Have you been kicking a football around since you can remember? Do you spend every spare minute practising your technique? Are you passionate about the game? Have players like Gareth Bale, Lucy Bronze, Jamie Vardy or Harry Maguire inspired you?
Becoming a professional footballer is a dream career for many young people. In this article we look at how to get into playing football professionally and give you ideas for great alternative careers.
What is involved?
A professional footballer will tell you that what you see on the pitch is only a fraction of the hard work involved. They also:
- attend regular team training sessions
- work on their technique
- spend time in the gym
- analyse their performance and take advice from coaches, sport scientists and psychologists.
There may also be public relations work for the club or sponsors – media interviews, community events, charity work…
Do you have what it takes?
Along with talent, you need:
- commitment and ambition
- a positive attitude – confidence in your ability, accepting of criticism and resilience in order to deal with the pressures
- excellent teamworking skills
- to be very fit and agile with quick reactions and stamina.
You also have to be prepared to travel and possibly live away from home, perhaps overseas, and be happy to follow a strict lifestyle!
How to become a professional footballer
There’s no set route to becoming a professional. Occasionally scouts will spot players with potential or you could go along to a trial. Some clubs run community schemes to nurture talent. The major clubs have development programmes at academies or centres of excellence for children and young people – male and female – with potential.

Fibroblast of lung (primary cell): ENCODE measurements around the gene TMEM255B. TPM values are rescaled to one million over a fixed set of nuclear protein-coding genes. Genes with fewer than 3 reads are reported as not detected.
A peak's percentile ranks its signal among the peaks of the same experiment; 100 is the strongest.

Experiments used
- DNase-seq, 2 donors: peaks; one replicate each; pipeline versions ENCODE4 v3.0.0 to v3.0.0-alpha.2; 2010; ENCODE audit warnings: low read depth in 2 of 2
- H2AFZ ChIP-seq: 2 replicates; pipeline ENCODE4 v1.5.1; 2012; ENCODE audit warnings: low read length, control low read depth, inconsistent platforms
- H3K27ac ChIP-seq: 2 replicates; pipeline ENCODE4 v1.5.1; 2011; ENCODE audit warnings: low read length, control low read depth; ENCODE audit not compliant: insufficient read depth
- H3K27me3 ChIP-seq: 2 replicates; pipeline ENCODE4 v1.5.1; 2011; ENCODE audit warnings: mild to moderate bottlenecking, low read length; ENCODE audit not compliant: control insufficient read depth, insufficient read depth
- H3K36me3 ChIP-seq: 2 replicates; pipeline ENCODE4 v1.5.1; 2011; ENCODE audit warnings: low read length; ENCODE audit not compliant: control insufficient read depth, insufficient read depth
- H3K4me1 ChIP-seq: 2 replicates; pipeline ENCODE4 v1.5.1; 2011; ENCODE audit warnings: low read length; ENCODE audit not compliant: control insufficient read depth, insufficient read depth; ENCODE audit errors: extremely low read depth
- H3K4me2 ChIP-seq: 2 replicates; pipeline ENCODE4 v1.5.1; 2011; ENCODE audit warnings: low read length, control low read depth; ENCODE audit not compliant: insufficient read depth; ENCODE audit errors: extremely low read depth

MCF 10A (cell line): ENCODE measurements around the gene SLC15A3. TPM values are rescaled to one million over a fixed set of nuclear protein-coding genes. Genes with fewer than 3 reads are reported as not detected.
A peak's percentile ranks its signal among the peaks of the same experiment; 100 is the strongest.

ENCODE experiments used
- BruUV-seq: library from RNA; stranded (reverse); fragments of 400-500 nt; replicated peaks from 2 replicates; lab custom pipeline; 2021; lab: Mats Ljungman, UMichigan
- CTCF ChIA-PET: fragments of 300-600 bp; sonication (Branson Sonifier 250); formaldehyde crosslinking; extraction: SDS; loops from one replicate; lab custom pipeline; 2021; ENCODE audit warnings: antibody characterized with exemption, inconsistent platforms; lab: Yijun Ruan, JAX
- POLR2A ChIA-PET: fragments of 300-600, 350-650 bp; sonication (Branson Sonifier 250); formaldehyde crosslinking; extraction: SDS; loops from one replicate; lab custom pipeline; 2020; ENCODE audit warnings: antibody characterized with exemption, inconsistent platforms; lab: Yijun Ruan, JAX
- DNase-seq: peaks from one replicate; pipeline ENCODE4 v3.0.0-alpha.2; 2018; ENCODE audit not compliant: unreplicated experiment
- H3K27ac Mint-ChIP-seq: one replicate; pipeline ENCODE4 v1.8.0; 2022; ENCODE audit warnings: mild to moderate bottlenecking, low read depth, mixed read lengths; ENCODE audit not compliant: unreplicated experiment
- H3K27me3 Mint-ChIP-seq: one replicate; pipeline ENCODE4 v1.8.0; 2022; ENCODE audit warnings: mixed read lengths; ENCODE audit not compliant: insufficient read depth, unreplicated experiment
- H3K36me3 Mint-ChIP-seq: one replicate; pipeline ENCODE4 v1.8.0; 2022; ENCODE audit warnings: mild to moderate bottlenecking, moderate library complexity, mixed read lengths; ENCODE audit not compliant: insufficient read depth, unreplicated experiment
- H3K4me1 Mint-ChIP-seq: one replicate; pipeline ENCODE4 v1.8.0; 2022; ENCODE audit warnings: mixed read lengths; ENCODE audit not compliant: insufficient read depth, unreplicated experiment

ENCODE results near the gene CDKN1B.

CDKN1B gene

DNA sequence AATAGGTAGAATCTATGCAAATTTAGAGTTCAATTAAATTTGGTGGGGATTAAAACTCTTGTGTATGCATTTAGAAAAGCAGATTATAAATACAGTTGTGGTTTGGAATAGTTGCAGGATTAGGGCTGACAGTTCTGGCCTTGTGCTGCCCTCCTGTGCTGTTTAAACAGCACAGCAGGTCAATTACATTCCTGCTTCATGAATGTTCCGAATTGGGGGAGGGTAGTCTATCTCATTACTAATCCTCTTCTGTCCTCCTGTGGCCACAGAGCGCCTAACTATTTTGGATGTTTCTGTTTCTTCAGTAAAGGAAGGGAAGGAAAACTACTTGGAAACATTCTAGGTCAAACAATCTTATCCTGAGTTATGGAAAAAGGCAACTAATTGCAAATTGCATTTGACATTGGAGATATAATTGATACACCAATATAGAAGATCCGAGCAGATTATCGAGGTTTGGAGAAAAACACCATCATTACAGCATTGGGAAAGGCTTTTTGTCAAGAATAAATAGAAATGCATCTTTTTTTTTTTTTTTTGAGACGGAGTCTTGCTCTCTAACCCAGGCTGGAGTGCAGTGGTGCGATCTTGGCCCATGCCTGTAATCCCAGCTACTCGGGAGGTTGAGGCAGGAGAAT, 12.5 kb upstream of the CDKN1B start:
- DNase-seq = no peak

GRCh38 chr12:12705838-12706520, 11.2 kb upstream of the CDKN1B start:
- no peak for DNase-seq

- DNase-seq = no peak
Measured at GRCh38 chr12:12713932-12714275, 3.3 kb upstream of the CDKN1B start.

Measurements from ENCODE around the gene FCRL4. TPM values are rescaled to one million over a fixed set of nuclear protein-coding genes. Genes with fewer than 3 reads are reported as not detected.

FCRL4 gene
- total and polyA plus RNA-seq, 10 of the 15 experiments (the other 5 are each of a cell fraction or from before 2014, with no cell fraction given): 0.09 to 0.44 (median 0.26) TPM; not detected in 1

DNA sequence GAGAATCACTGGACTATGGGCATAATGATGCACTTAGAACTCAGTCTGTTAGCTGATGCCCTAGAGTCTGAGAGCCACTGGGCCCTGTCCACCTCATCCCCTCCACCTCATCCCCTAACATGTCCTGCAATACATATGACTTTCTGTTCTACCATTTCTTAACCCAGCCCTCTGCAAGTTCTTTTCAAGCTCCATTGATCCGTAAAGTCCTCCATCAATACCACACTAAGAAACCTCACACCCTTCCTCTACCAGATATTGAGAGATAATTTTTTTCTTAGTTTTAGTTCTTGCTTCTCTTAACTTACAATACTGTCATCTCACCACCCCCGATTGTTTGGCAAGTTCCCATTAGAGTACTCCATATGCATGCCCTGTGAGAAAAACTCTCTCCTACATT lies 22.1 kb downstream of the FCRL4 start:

Training to start with is usually during the evenings and weekends, but you may be allowed some time off school to train, or train full time, possibly at an academy away from home. There are different stages of training and your performance is reviewed every year.
Once you reach 16, you may get through to the professional development phase, but this is extremely competitive! By 19 (sometimes younger), you may get a contract with the club you’ve been training with, or be selected for another.
There are some initiatives specifically to support female talent, including the FA Girls’ England Talent Pathway.
Throughout your training, you have to continue your education. Your club may support you to take the Apprenticeship in Sporting Excellence. A new Apprenticeship standard is available in England and similar programmes run in the rest of the UK.
Your football governing body – The FA in England, FAW (The Football Association of Wales), the Scottish FA or The Irish FA – can tell you more about training and you can find information through the leagues, including League Football Education and the Premier League.
How to get experience
Get involved in sport as much as possible and work on your fitness. Apart from playing football with your friends, you need to be playing for a team – your school or college side, community team or county/district squad.
It’s important to have a back-up plan in case you don’t end up playing professionally, you suffer an injury or don’t get reselected.